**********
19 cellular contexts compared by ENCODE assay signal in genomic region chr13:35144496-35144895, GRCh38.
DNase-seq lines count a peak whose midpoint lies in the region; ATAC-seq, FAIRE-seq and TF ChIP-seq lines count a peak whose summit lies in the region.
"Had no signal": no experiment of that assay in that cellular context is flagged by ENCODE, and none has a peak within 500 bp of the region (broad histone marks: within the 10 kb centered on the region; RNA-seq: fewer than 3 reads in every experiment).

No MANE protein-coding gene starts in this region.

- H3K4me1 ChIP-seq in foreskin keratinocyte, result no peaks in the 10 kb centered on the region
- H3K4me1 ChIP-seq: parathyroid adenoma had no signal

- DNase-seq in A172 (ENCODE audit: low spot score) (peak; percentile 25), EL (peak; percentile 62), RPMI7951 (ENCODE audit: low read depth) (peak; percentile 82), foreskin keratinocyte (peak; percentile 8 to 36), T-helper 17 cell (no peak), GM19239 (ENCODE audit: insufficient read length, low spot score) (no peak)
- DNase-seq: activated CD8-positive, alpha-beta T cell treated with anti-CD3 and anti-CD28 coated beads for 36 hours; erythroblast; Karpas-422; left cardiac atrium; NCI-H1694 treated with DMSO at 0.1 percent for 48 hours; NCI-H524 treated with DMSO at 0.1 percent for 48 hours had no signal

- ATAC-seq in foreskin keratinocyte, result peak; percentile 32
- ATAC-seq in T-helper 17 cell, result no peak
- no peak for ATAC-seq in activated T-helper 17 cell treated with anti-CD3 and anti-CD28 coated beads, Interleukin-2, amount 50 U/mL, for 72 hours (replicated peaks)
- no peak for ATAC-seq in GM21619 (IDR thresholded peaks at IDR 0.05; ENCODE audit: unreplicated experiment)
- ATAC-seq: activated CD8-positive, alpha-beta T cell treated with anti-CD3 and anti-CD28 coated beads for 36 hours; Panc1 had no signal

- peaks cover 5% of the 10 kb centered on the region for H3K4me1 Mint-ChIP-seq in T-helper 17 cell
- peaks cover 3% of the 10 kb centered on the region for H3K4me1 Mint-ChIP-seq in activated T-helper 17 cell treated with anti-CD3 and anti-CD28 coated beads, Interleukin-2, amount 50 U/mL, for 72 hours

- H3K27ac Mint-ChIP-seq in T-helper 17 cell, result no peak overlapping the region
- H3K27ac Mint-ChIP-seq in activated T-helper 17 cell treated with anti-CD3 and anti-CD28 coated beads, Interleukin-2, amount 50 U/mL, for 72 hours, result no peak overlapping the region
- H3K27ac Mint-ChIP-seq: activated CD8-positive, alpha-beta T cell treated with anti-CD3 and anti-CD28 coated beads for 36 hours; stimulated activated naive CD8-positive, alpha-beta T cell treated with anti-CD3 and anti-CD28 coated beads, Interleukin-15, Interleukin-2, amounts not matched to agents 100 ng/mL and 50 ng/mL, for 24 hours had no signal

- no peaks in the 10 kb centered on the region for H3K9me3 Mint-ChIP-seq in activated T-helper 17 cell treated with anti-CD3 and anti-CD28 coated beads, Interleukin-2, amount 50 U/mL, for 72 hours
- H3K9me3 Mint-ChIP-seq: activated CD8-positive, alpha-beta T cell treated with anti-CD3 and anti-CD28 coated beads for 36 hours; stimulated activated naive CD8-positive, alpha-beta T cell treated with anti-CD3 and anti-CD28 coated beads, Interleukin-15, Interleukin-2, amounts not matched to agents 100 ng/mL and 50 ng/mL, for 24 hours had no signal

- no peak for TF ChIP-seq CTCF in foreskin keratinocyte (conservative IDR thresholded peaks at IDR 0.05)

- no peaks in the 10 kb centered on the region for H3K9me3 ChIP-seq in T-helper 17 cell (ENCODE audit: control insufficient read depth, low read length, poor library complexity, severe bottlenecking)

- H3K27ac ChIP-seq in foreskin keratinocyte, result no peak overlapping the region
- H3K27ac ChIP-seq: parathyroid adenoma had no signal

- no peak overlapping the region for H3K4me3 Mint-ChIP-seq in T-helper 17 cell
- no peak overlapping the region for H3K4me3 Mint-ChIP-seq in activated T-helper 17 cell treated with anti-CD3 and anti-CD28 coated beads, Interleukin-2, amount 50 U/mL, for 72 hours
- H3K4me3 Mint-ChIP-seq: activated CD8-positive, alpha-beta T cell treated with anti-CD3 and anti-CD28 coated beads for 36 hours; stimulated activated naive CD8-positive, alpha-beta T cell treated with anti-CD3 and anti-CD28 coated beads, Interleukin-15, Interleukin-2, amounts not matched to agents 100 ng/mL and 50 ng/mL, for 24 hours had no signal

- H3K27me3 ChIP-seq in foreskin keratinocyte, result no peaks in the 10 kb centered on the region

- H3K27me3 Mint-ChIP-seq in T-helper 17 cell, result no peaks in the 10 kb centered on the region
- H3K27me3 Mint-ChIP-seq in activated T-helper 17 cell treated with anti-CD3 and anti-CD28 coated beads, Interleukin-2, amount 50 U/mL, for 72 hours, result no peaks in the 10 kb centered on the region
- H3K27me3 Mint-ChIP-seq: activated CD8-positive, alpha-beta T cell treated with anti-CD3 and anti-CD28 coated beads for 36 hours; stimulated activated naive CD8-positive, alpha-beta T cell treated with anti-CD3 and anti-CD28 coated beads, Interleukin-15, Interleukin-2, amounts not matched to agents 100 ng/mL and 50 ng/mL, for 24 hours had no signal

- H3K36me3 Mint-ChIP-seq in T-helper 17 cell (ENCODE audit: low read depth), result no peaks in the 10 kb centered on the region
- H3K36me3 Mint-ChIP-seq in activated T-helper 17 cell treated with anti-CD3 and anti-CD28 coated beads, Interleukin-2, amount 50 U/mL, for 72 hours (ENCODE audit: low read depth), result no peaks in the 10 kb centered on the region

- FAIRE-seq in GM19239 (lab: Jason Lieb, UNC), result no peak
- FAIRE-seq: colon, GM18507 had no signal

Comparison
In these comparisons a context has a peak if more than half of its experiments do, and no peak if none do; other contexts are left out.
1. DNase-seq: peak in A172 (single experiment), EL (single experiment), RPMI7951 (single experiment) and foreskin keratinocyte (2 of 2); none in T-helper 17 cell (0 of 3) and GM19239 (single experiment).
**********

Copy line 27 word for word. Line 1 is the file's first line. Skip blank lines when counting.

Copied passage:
- H3K4me3 Mint-ChIP-seq: activated CD8-positive, alpha-beta T cell treated with anti-CD3 and anti-CD28 coated beads for 36 hours; stimulated activated naive CD8-positive, alpha-beta T cell treated with anti-CD3 and anti-CD28 coated beads, Interleukin-15, Interleukin-2, amounts not matched to agents 100 ng/mL and 50 ng/mL, for 24 hours had no signal